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Roy Patterson

CAR-FAC and the distortion observed in Patterson, Handel, Yost and Datta (1996)

This section is in the first stages of development.

It is typically not difficult to produce a computational explanation of the pitch of a periodic sound, including pulse-resonance sounds. They produce auditory figures with a vertical ridge and the time interval associated with the veritcal ridge provides a very good estimate of the period of the pitch that a listener will hear. It is more difficult, however, to explain the pitch strength or salience of quasi-periodic sounds and sounds where the temporal regularity is marginal, of which there are many. Thus, it is now common to test the accuracy of computational models of pitch with stimuli where the salience of the pitch can be varied from negligible to dominant.

One stimulus that is often used to manipulate pitch strength is iterated rippled noise (IRN), or Regular Interval Noise (RIN). It is generated, as indicated in Figure 1, by repeatedly delaying a block of white noise by a fixed amount and adding the delayed versions of the noise back to the original noise. This delay and add procedure has the effect of selectivlty increasing the proportion of the time intervals in the NAP of the sound at the interval of the delay. With one or two iterations, the pitch component of the perception is weak and the perception is dominated by the hiss of the noise used to generate the stimulus. But as the number of iterations increases, the pitch becomes stronger and the hiss becomes weaker, and between 8 and 16 iterations, the pitch comes to dominant the perception as the hiss dies away.

Figure 1 Schematic of the delay-and-add procedure used to generate an IRN with two iterations. Figure redrawn from Yost et al. (1996).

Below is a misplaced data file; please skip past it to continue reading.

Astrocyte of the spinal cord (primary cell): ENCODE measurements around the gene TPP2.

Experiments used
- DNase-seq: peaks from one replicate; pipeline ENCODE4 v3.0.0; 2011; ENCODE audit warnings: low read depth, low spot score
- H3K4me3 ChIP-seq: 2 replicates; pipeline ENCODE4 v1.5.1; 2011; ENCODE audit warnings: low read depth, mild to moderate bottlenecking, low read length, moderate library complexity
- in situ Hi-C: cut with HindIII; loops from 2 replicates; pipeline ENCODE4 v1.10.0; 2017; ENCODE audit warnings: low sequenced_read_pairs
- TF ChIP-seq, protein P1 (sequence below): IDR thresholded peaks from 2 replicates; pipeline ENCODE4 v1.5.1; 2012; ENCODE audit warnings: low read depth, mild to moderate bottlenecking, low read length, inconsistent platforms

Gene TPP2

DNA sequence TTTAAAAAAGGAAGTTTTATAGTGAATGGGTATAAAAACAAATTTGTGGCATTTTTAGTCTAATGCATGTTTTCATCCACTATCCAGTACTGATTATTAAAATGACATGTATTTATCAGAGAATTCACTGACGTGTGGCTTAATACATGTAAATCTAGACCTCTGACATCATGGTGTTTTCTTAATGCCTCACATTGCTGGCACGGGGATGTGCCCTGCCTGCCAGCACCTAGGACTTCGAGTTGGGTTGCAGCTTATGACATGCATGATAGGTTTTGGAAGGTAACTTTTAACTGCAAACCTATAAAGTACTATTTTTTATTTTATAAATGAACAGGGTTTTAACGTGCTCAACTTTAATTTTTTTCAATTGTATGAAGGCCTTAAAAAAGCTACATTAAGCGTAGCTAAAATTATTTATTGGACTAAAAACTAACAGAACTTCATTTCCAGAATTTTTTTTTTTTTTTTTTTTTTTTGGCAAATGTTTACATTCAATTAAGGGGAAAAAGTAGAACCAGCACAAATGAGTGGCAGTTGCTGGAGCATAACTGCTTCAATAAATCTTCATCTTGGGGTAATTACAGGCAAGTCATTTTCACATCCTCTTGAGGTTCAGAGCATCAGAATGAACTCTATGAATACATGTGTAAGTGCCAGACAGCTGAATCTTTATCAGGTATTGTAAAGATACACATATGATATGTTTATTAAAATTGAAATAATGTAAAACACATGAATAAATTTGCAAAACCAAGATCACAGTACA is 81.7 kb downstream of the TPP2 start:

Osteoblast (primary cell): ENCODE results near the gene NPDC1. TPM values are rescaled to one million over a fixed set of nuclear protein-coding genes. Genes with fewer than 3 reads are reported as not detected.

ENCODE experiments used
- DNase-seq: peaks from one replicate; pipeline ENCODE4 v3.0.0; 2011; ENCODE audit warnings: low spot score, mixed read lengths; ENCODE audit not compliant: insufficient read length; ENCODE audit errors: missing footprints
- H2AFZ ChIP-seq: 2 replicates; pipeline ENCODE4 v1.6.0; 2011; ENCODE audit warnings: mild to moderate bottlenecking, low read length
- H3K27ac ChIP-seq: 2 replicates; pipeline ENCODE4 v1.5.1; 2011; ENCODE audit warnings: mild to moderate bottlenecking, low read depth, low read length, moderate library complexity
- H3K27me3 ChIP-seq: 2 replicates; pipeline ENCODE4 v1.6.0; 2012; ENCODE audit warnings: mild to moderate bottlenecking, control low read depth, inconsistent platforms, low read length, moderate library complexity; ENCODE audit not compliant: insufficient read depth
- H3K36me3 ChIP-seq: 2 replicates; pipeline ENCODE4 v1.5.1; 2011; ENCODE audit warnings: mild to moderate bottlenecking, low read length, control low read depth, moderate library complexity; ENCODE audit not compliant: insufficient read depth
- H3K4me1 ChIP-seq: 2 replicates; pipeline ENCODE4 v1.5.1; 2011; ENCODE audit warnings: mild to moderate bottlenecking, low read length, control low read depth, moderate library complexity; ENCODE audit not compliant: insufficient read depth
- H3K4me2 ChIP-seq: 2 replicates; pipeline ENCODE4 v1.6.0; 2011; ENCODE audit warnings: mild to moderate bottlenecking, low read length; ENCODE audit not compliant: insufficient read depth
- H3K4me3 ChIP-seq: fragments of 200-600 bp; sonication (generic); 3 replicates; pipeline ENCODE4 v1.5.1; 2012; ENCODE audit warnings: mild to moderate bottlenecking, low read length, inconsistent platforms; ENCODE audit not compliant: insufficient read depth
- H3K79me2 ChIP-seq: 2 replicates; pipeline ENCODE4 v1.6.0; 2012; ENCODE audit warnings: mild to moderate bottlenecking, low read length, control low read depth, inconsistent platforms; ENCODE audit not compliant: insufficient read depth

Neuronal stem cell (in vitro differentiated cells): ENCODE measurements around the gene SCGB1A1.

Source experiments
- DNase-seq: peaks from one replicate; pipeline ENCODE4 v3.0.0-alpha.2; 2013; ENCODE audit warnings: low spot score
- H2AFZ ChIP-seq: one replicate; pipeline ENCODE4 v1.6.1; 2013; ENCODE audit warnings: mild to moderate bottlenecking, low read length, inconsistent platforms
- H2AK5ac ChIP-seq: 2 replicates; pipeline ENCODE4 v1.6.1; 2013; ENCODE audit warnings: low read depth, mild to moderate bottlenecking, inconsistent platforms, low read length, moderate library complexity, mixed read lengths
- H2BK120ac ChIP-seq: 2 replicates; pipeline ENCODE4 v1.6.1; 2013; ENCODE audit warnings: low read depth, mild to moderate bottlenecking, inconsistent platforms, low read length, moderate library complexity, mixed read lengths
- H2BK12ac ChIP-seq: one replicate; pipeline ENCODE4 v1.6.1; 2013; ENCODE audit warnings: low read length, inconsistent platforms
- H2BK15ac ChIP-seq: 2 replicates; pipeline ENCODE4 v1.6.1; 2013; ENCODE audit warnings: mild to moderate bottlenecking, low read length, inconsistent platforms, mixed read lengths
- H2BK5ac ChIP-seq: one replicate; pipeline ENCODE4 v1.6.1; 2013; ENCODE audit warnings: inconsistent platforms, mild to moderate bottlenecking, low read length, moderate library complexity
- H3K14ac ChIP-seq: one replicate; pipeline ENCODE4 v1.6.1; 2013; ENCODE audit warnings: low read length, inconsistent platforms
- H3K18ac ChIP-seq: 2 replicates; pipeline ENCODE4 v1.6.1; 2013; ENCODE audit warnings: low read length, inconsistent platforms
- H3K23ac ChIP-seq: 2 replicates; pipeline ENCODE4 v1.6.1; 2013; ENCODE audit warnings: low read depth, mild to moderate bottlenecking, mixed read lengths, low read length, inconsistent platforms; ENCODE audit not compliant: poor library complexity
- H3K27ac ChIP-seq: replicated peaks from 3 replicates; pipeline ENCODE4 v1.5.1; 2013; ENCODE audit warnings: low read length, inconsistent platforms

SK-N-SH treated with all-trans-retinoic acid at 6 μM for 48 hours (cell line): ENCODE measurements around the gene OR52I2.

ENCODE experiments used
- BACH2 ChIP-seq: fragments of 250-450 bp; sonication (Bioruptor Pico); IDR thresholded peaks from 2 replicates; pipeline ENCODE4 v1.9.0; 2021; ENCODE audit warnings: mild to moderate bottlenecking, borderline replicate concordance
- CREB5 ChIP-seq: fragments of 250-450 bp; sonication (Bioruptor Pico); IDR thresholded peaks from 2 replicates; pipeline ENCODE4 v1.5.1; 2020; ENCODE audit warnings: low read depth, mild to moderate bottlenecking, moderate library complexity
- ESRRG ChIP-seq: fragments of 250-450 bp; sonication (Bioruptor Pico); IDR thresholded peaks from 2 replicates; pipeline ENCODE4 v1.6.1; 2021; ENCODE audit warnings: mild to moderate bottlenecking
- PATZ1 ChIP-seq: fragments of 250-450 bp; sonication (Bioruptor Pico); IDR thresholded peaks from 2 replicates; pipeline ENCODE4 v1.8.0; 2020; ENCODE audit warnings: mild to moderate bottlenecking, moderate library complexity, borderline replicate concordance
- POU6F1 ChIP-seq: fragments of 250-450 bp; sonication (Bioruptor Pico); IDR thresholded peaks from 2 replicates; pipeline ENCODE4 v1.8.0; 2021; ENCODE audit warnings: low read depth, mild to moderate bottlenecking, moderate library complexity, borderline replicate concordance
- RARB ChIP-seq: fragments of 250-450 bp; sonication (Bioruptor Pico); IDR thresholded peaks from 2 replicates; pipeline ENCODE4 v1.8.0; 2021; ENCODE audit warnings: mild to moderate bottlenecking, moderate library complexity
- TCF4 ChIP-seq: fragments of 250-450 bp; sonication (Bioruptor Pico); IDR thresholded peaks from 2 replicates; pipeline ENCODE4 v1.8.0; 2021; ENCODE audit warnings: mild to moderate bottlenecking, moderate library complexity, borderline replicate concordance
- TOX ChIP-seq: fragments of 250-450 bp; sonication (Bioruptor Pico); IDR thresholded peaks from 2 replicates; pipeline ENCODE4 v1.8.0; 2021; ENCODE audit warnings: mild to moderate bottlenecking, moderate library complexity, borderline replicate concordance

Figure 3 Pitch strength measure used by Ives and Patterson (2008). This figure is modelled on figure 6 from Ives and Patterson (2008).

shows SAI temporal profiles generated with the dcGC, the PZFC and the gammatone filterbank with and without logarithmic compression for IRN stimuli. The profiles for the zero-iteration IRN (just noise) show little temporal structure, as we would expect. It is clear from inspection that the gammatone filterbank with logarithmic compression produces profiles in which the peak in the profile which corresponds to the perceived pitch is much less strong than for the other filterbanks. For comparison, the results from the gammatone filterbank without logarithmic compression are included. The pitch strength estimates are stronger than for the log-compressed gammatone, but the linear gammatone is not a physiologically reasonable auditory filter model as it has no compression, and it is included in these experiments only for comparison with the other compressive filterbanks.

Figure 4 Psychometric functions for test IRNs from Patterson et al. (1996) (Figure 1).
Figure 5 Pitch strength predictions for the perception of IRN in noise, from the autocorrelation model ofPatterson et al. (1996) (Figure 5).